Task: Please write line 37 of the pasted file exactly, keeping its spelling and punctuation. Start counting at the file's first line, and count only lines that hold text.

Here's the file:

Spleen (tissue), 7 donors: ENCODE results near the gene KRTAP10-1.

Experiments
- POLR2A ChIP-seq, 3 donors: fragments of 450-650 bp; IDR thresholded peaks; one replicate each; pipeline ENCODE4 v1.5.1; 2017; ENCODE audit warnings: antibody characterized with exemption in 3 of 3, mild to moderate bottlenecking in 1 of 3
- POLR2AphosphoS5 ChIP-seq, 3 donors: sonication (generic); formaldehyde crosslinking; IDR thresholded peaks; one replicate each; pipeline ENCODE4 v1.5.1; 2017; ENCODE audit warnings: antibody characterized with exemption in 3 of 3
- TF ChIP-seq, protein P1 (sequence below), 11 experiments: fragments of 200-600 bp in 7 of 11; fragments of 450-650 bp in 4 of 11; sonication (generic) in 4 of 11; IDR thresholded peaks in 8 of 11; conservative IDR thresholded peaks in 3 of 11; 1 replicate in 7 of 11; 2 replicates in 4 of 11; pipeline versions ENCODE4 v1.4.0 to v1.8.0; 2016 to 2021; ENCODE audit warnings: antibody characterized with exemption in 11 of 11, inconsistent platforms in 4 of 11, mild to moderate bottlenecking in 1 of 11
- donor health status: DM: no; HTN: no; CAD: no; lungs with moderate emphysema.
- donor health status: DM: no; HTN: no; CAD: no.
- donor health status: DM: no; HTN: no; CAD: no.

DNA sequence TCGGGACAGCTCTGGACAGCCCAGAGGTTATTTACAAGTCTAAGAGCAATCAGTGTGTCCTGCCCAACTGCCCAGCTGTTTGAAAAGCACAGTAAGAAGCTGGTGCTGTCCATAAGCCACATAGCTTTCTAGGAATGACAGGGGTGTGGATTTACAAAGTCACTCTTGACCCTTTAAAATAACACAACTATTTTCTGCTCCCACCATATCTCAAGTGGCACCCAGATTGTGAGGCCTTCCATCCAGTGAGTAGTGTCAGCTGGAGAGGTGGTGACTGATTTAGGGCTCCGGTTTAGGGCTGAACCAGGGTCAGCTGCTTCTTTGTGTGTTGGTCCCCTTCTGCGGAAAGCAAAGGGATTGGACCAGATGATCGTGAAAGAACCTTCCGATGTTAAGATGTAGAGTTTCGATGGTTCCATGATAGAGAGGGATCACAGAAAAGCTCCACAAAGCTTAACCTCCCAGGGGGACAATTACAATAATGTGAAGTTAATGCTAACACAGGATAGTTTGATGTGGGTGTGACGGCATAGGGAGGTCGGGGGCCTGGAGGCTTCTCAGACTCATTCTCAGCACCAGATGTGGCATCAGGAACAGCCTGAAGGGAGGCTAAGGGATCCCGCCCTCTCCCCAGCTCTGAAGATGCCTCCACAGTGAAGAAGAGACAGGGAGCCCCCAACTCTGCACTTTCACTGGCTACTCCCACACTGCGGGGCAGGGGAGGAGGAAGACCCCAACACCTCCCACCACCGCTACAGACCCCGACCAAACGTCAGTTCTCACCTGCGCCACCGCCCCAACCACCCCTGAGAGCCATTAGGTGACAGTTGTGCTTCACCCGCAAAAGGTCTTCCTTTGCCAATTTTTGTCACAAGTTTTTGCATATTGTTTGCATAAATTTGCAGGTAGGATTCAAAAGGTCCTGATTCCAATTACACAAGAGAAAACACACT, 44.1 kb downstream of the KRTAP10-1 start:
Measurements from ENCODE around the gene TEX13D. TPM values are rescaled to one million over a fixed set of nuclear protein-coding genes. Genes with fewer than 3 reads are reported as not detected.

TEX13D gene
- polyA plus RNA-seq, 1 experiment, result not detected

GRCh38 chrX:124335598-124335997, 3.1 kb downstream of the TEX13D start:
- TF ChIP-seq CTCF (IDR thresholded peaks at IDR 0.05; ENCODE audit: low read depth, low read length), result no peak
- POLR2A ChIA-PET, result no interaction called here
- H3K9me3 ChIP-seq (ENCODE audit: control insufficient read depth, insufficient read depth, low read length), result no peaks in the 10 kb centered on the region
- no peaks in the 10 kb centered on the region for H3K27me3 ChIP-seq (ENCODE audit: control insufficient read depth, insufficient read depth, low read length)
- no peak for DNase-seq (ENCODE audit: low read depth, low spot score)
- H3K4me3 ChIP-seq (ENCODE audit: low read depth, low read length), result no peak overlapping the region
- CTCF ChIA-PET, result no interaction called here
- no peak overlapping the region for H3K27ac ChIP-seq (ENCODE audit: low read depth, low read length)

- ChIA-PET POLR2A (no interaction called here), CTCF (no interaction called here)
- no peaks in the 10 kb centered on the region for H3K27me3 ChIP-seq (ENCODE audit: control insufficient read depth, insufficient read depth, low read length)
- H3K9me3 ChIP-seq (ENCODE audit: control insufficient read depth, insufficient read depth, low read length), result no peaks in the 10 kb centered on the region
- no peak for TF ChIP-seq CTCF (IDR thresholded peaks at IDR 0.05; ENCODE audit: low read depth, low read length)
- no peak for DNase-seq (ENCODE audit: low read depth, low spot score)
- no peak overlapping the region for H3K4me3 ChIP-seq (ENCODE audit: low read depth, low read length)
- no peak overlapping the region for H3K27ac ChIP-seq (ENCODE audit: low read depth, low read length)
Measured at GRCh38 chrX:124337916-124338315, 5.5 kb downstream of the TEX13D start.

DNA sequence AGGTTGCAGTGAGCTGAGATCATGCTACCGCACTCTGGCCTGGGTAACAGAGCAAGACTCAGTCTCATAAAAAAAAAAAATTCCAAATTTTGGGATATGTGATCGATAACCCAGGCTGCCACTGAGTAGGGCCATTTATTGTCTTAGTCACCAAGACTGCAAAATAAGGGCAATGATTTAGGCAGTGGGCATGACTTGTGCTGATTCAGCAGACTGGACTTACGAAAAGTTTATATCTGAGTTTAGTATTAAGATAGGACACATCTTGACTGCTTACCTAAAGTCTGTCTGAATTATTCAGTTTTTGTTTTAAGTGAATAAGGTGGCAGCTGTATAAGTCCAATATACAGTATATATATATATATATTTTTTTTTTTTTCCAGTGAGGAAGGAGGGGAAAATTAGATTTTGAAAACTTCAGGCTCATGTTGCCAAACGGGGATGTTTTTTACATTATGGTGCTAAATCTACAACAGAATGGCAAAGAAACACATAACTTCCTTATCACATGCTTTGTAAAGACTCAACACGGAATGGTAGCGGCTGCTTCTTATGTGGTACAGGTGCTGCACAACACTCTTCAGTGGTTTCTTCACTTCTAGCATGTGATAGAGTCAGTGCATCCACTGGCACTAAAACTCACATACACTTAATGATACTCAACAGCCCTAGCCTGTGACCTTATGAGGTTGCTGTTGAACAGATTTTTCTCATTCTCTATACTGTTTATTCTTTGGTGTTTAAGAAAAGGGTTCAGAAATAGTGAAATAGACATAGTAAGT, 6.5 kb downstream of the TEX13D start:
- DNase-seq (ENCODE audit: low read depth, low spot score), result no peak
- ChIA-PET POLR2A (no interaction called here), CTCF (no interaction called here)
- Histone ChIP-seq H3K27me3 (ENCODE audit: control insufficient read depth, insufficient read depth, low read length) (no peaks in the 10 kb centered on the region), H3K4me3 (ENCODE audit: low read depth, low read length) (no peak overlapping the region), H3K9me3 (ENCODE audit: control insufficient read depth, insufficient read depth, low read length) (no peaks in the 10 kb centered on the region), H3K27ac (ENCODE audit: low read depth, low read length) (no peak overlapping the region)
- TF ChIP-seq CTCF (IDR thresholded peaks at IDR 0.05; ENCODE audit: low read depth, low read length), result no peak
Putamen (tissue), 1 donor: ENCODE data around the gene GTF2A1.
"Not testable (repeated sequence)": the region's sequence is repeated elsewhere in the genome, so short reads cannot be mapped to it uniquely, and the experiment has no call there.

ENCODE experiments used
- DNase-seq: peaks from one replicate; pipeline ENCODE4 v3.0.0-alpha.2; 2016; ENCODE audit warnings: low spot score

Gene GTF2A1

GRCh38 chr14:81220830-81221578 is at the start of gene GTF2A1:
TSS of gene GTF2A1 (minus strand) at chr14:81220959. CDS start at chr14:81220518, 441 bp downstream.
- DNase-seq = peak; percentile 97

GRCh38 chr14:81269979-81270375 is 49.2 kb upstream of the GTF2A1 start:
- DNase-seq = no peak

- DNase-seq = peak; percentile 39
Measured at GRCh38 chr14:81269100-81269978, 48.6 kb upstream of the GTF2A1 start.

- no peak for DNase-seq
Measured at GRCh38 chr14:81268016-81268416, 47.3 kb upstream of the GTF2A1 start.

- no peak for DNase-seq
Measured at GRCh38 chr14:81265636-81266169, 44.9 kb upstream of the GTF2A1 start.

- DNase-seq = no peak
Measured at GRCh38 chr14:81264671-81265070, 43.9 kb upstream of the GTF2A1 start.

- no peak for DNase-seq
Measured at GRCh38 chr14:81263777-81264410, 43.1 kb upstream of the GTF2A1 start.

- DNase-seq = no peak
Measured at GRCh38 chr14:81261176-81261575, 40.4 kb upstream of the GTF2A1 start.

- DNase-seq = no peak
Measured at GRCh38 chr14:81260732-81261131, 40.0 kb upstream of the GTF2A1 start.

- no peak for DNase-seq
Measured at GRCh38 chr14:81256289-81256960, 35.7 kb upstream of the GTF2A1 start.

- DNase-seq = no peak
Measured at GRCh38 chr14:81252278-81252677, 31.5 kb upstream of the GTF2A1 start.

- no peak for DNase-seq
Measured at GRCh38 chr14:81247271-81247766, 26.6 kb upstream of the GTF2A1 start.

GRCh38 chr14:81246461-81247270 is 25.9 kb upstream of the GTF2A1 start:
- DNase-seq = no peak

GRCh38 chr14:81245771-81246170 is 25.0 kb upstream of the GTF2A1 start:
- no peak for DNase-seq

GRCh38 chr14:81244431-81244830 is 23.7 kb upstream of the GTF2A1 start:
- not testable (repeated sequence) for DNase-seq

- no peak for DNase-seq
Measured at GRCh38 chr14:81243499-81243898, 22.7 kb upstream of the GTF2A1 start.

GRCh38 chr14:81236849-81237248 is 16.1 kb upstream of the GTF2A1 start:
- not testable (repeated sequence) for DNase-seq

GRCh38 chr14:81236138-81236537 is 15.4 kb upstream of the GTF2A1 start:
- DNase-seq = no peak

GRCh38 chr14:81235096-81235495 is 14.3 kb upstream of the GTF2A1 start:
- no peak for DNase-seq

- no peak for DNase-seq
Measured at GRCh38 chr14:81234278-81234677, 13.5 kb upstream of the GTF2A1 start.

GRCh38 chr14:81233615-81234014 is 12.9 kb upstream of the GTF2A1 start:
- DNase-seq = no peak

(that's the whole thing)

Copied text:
ENCODE experiments used